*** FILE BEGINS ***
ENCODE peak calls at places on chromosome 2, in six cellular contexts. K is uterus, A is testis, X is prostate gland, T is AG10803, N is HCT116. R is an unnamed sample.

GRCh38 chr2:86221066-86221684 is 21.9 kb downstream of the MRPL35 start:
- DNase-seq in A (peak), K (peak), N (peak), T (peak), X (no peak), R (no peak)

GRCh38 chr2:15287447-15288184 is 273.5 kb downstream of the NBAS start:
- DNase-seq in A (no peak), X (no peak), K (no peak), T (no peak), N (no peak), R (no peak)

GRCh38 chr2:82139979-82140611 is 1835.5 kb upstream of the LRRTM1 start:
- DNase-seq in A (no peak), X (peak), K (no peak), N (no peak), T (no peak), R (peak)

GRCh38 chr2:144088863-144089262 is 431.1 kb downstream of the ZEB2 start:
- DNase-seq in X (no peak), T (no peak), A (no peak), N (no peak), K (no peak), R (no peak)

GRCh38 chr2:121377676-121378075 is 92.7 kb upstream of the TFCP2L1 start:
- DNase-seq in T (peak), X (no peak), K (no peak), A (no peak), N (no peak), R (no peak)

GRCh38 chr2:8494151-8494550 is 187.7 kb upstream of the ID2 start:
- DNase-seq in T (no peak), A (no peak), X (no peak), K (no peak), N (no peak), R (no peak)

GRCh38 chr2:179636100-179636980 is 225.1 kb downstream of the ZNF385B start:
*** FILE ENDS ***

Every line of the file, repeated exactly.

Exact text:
ENCODE peak calls at places on chromosome 2, in six cellular contexts. K is uterus, A is testis, X is prostate gland, T is AG10803, N is HCT116. R is an unnamed sample.

GRCh38 chr2:86221066-86221684 is 21.9 kb downstream of the MRPL35 start:
- DNase-seq in A (peak), K (peak), N (peak), T (peak), X (no peak), R (no peak)

GRCh38 chr2:15287447-15288184 is 273.5 kb downstream of the NBAS start:
- DNase-seq in A (no peak), X (no peak), K (no peak), T (no peak), N (no peak), R (no peak)

GRCh38 chr2:82139979-82140611 is 1835.5 kb upstream of the LRRTM1 start:
- DNase-seq in A (no peak), X (peak), K (no peak), N (no peak), T (no peak), R (peak)

GRCh38 chr2:144088863-144089262 is 431.1 kb downstream of the ZEB2 start:
- DNase-seq in X (no peak), T (no peak), A (no peak), N (no peak), K (no peak), R (no peak)

GRCh38 chr2:121377676-121378075 is 92.7 kb upstream of the TFCP2L1 start:
- DNase-seq in T (peak), X (no peak), K (no peak), A (no peak), N (no peak), R (no peak)

GRCh38 chr2:8494151-8494550 is 187.7 kb upstream of the ID2 start:
- DNase-seq in T (no peak), A (no peak), X (no peak), K (no peak), N (no peak), R (no peak)

GRCh38 chr2:179636100-179636980 is 225.1 kb downstream of the ZNF385B start: